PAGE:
Upon successful completion of this course students will be able to:

    • Create and implement a rig for biped character animation in Maya
    • Utilize key frame and procedural animation
    • Adjust and edit skin weights
    • Create looping cycles of key-framed actions
    • Create fluid, dynamic character animation
    • Create emotionally expressive facial and body gestures.
    • Create lip sync facial animation
    • Utilize Motion Capture data
    • Produce professional quality animation demo reel


    Total Hours: 60 Lecture Hours: 20 Lab or Clinical Hours: 40

  
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    GAME 267 C# Programming in Unity Game Engine

    5 credits
    Course teaches students C# programming language in the context of a Unity gameplay experience. This programming course is a bridge between the Digital Gaming and Information Technology Applications Development (ITAD) programs. Digital Gaming students will learn and apply programming language to game design. ITAD students will experience and create interactive programming for gaming.

    Prerequisites: CSD 111  

    Quarters Offered: Winter

    Student Outcomes/Competencies:
    Upon successful completion of this course students will be able to:

    • Create object oriented design and implement interactive software in Unity game engine
    • Incorporate 3D interactive graphics including modeling, animation, transformations, lighting, shaders, and ray casting
    • Write gameplay code in C# programming language, classes, inheritance, and event-driven programming
    • Create C# code that allows for high level control of gameplay behavior, movement, and events
    • Write programming sequences of gameplay AI (Artificial Intelligence)
    • Simulate the physics principles of gravity and collision detection with C# code
    • Collaborate on interdisciplinary projects


    Total Hours: 60 Lecture Hours: 40 Lab or Clinical Hours: 20
  
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    GAME 272 Game Development - Team Projects

    4 credits


    Students will form  production teams based on roles in professional game development studio. Team members will develop their specialized skills as they design, create and develop playable games for public display and potentially commercial distribution.

    Students will develop the disciplines and skills of concept art, game design, story narrative, character creation, animation, game mechanics, environmental art, event triggering, level editing, game programming, sound creation and audio editing, project management, promotion, presentations and play testing.

    The teams will develop projects on  current and next-gen gameplay engines and technology including mobile, PC, MAC, Oculus Rift and consoles.

    Prerequisites: GAME 108 GAME 124 , GAME 127 GAME 148 , and instructor permission

    Quarters Offered: Summer

    Student Outcomes/Competencies:
    Upon successful completion of this course student team members will be able to:

    • Develop an original game concept and produce a game design document
    • Collaborate effectively with other team members to develop playable interactive experiences that are congruent with the game industry standards
    • Present games at PAX Game Expo in Seattle


    Total Hours: 60 Lecture Hours: 20 Lab or Clinical Hours: 40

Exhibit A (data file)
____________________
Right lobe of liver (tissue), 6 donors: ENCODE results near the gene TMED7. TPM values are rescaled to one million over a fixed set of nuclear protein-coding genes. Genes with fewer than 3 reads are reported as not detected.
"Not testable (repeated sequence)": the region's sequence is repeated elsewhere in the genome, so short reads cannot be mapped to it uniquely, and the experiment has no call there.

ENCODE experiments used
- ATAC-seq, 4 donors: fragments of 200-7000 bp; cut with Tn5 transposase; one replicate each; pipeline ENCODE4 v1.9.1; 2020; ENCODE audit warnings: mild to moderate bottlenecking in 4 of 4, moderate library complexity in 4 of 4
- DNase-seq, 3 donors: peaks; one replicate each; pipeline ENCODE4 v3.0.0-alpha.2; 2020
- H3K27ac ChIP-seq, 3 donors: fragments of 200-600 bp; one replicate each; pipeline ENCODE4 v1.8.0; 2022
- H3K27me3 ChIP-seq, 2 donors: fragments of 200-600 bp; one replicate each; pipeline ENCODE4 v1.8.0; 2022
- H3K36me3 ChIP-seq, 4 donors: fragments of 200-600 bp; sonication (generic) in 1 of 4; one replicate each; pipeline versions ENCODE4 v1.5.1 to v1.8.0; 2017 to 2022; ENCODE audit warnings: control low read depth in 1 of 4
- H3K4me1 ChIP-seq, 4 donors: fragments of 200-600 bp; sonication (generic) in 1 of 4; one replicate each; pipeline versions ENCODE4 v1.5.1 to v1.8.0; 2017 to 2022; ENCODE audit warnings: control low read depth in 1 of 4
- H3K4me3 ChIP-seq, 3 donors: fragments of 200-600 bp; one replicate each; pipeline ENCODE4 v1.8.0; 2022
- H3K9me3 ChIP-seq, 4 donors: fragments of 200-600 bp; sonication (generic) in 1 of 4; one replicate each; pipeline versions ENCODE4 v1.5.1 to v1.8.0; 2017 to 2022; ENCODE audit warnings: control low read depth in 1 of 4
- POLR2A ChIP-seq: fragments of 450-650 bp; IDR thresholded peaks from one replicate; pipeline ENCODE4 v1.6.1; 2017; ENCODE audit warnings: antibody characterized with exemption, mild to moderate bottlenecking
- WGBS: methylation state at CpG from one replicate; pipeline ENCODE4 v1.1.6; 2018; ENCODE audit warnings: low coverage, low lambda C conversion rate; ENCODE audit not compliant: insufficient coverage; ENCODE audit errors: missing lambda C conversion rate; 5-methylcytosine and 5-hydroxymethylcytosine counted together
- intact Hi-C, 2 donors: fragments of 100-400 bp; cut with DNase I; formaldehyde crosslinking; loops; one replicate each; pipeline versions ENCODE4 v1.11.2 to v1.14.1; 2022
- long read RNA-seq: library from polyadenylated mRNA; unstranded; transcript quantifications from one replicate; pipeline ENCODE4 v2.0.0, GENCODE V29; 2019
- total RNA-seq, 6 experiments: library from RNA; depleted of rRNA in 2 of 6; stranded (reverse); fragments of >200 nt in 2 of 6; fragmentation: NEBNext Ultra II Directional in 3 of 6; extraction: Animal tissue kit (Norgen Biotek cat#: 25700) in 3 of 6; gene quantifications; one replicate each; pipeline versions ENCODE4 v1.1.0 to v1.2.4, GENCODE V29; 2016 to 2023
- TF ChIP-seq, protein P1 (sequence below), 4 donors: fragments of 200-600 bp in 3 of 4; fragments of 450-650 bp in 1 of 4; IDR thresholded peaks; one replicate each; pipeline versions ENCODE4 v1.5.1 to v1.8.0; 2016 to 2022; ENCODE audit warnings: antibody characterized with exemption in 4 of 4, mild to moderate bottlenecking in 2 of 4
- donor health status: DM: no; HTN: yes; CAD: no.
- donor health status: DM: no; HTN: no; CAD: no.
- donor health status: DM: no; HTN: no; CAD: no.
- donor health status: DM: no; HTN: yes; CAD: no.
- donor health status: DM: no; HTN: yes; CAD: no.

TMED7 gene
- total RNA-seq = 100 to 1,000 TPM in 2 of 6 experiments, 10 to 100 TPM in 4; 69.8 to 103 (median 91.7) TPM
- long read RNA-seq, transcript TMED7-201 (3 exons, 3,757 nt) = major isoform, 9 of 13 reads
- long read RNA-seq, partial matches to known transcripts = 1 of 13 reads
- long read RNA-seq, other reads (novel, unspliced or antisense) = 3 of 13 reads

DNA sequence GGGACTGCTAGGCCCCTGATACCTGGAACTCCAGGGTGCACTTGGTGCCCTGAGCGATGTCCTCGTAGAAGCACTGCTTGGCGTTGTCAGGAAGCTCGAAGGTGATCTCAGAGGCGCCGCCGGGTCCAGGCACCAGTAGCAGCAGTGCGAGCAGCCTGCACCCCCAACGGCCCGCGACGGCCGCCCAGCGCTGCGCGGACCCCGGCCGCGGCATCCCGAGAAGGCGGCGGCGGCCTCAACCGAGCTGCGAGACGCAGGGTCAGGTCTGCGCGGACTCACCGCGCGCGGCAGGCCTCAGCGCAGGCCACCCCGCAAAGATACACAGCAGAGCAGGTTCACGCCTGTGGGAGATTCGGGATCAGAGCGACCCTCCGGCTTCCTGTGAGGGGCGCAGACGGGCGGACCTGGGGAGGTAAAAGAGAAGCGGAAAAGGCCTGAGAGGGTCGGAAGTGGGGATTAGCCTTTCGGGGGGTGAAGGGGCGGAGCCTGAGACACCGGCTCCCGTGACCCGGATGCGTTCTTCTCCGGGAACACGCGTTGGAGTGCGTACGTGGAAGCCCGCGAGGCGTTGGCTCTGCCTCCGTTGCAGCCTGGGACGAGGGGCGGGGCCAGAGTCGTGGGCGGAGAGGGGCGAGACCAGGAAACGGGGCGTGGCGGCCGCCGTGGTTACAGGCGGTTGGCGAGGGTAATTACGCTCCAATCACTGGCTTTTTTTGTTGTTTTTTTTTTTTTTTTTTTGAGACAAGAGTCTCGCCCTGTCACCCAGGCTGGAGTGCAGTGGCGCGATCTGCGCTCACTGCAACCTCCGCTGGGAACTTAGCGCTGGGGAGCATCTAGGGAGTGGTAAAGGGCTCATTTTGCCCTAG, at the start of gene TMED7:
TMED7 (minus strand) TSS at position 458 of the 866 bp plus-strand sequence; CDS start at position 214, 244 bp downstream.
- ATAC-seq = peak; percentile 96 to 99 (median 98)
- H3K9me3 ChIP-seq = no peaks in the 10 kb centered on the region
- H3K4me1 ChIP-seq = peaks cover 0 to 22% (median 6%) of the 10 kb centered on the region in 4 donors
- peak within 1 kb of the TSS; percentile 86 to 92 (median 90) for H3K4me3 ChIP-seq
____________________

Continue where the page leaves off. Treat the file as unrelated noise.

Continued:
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    GAME 273 Digital Gaming Workshop - 3D Portrait Modeling

    4 credits


    Workshop introduces students to 3D facial modeling using Blender software. Class teaches fundamental industry-standard modeling skills to create a realistic 3D portrait that students may transform into a personalized fantasy portrait bust model.

    The project will result in a final digital file format that can be rendered and 3D printed by the student. Blender is a free 3D modeling program that the student can continue to use after the workshop.

    This course covers Facial Concept, Design and Development, Modeling, 3D Materials & Textures, UV Mapping, Digital Painting Texture. Previous game design and creation, traditional art and digital graphics programs and coding experience are a plus.

     

    This course is exempt from the underage enrollment process.

    Prerequisites: Passion for gaming, familiarity with different gameplay genres, strong computer software skills. Instructor permission required.

    Student Outcomes/Competencies:
    Upon successful completion of this course students will be able to:

    • Create original character concepts and designs
    • Create professional-quality 3D models
    • Develop digital painting skills
    • Create textures in Adobe Photoshop
    • Create UV texture maps and apply co-ordinates to 3D character
    • Apply digital lighting principles to 3D Model
    • Output files to create physical models with 3D printers


    Total Hours: 60 Lecture Hours: 20 Lab or Clinical Hours: 40

  
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    GAME 274 Digital Gaming Workshop - A Game in a Month

    4 credits


    Workshop fast-tracks game development led by an industry professional. Students work individually or on teams to develop playable games or apps with state of the art game development hardware and software-Maya, Blender, Z-Brush, Photoshop, and Wacom Tablets.

    Projects are developed using current industry-standard Unity Game Engine, which is available free for students to use after the workshop to continue developing and refining their projects.

    This course teaches Interactive Concept, Design and Development, Gameplay U.I., U.X., Team Dynamics, Leadership skills. Previous game design and creation, traditional art and digital graphics programs and coding experience are a plus.